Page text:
- Familiarize yourself with the distance, speed and flexibility of the three changeable arms.
- The Chakram has a lot of verticality: it cuts jumps or prevents them from grabbing the edges, cancels everything!
- Press lightly to attack at close range, hold to extend.
- Move as the arms are sent, pulling away from the opponent.
- Min Min is a character of commitment: when sending arms or smashes, she is exposed.
I have another bad joke up my sleeve, and that is that if Min Min is designed to be flexible, Steve and company are characters creative. Don’t go yet: it has an explanation. On his own, this fighter features downright simple repeatable swords and slashes that get stronger as you get materials and upgrade the weapon on duty. In theory, do combos like Steve, it’s a breeze: just chase your opponent while pressing A. The reality, however, is that there are countless possible variants for every situation, and you’ll have to combine these standardized moves with downward air to break shields.
You can detonate the TNT with the car, with fire or with a switch You can “catch” enemies within a combo with the normal down, the downward or aerial down followed by two neutral swords or even the upward normal. You can chase the opponent, for example, placing blocks in the air to get more jumps as it suits you, and this is important because the blocks can be combined with the fire or the blocks of TNT to artificially extend its duration or create new platforms between which to lock your opponents. Alternatively, you can use the cart (side special) to launch (or launch from) it between blocks, or to activate dynamite switches.
The creative part I was talking about does not only come from the combos, there are many; but also the possibility of creating blocks on stage to use as supports. You can create a block wall to separate yourself from your opponent and calmly undermine the ground, hitting him if he comes from above or preparing yourself mentally if he starts to destroy the wall. Similarly, you can place blocks slightly above the edge of the map and throw opponents up to bounce and fall, or prevent them from grabbing the edge with another block. You can use down + A or smash down to negate that recovery, too. With so much to digest, what should you focus on to improve like Steve?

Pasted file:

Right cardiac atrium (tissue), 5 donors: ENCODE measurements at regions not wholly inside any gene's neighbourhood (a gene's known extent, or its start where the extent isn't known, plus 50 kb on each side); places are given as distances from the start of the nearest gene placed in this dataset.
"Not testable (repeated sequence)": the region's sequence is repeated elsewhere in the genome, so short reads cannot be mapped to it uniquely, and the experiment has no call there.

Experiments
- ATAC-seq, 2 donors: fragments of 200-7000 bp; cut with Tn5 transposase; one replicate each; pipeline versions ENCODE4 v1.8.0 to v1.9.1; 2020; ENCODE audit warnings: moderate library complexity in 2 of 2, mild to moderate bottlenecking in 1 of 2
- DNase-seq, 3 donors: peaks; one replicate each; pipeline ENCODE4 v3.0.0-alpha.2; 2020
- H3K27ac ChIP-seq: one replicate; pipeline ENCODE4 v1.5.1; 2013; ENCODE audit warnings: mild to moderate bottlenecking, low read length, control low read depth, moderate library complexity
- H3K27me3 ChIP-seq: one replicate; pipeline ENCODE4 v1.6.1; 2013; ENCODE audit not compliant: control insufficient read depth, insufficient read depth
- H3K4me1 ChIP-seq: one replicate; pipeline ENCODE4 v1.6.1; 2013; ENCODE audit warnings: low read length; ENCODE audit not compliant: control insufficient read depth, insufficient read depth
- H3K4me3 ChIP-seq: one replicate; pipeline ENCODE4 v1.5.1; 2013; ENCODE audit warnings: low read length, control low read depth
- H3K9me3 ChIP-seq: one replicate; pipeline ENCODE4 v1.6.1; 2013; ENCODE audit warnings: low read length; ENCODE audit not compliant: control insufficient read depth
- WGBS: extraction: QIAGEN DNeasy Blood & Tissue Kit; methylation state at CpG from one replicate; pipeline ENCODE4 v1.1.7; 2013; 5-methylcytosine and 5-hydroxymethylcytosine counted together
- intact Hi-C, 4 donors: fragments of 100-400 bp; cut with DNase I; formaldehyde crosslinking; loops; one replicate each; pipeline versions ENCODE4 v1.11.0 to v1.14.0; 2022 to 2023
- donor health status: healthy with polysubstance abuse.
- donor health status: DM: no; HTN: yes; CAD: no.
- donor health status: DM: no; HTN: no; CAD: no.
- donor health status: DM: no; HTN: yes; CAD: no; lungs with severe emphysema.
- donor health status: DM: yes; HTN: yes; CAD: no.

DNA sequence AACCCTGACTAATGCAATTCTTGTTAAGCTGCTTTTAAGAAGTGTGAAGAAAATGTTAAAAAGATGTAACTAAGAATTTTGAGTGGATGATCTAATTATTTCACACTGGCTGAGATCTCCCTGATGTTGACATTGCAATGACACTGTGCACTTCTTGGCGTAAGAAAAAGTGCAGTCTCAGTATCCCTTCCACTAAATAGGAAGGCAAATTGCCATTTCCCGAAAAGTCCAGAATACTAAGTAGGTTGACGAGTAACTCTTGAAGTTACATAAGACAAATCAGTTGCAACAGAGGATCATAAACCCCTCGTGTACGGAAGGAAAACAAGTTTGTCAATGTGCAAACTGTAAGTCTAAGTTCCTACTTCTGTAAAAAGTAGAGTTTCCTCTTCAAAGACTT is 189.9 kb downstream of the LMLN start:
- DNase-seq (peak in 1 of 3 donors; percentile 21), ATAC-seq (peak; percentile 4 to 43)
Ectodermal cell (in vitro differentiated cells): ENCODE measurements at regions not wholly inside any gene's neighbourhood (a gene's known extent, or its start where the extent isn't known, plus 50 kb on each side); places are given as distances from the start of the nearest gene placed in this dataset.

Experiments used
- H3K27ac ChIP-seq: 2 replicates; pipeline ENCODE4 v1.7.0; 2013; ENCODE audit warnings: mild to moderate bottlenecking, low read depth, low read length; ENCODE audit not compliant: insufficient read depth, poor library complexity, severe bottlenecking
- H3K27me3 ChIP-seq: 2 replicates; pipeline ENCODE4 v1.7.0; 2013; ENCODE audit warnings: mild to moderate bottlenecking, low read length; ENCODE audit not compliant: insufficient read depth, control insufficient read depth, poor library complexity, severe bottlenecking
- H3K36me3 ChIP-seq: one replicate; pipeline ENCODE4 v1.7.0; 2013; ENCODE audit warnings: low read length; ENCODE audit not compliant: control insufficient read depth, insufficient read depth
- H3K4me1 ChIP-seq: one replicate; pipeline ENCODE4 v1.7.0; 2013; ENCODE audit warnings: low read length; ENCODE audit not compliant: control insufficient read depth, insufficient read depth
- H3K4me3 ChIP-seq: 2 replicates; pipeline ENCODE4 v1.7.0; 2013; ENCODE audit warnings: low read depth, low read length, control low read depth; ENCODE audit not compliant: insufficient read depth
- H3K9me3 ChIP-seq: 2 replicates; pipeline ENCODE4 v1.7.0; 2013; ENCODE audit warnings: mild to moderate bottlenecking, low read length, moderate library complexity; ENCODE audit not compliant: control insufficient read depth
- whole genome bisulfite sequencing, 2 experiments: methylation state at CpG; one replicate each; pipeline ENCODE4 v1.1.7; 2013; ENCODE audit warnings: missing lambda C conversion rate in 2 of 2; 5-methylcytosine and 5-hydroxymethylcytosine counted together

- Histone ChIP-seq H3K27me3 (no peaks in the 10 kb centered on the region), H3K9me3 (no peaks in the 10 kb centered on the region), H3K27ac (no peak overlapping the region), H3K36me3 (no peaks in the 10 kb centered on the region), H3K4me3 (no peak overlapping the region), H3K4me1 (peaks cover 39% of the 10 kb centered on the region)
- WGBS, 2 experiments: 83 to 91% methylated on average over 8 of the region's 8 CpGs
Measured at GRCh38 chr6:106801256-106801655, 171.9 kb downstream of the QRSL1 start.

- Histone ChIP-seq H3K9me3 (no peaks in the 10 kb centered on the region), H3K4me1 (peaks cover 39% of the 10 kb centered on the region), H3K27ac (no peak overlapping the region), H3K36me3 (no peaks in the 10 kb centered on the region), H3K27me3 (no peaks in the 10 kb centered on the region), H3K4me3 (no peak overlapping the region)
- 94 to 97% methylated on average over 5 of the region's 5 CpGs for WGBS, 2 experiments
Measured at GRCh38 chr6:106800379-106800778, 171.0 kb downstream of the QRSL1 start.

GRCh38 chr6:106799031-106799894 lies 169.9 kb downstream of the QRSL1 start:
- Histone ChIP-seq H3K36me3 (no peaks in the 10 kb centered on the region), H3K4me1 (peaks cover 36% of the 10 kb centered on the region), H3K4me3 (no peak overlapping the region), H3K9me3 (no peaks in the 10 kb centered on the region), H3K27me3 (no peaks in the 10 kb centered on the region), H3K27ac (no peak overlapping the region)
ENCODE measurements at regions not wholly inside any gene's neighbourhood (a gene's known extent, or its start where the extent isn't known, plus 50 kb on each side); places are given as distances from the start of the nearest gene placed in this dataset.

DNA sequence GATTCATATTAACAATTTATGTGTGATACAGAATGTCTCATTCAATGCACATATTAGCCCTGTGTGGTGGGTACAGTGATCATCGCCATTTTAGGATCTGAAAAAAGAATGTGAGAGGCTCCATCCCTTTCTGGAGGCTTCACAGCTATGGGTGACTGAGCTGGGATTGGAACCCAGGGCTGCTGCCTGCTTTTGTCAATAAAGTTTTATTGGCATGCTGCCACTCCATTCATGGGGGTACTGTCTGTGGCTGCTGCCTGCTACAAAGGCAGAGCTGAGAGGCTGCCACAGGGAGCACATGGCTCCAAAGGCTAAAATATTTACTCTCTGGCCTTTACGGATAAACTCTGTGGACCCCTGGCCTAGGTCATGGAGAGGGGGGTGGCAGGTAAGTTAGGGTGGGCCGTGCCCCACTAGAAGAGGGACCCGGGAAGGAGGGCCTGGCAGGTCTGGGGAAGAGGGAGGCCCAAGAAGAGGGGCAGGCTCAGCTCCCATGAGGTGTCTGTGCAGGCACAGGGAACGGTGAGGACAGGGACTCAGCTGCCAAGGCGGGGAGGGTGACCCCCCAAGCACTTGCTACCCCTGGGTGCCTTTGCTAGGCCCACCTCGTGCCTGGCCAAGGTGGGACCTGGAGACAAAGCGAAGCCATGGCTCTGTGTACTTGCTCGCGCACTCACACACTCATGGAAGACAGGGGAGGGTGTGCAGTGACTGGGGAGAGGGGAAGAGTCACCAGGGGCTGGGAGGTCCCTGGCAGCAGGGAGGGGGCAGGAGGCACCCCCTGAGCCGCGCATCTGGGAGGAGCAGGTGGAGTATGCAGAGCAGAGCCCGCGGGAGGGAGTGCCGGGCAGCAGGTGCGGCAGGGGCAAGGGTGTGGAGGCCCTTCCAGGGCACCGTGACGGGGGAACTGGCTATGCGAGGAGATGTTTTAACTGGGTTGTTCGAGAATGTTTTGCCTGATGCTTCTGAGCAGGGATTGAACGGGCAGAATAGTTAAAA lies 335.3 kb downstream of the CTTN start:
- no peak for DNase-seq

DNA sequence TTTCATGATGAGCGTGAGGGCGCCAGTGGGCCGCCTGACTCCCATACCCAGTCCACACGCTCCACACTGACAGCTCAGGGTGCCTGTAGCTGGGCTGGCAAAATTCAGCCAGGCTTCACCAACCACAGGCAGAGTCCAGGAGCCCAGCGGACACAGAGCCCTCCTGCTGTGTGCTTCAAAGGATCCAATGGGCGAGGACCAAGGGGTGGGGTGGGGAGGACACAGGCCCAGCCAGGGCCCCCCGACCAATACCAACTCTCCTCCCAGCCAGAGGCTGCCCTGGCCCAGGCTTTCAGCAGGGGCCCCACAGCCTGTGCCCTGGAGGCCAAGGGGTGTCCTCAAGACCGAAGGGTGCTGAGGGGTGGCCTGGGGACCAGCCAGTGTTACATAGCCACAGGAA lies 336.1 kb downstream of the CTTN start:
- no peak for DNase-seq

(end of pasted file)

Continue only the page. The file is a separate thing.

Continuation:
- Create an L-shaped wall to protect yourself while collecting materials. The better the material, the harder it will be.
- Feel free to call the chest when you want to upgrade your weapons, holding the shield and pressing B.
- You can combine the car (which uses a lot of materials, be careful) with the dynamite pressure plate, but also with blocks, use it to trap opponents and send them off the map and more. Just keep in mind that the tank has 7 HP and that you are vulnerable while riding.
- Dynamite explodes with fire. Generally you don’t want it to be yours, but you can use it as a counterattack for some enemies like Charizard or Bowser.
The oldest edgelord of video game history is in Smash Bros. Ultimate as a sword character (in case you did not have enough) with an absurd range for his sword strokes and a very cool wing. It is easy to control, but like all the characters in the pass, very difficult to master. Why? Well, because unlike many other fighters, he does not have quick cuts to execute from the ground. In fact, he has practically nothing that doesn’t leave him quite exposed immediately after attacking, which is why playing as Sephiroth involves maintaining a intermediate distance with the opponent constantly and abuse air movements and charged attacks.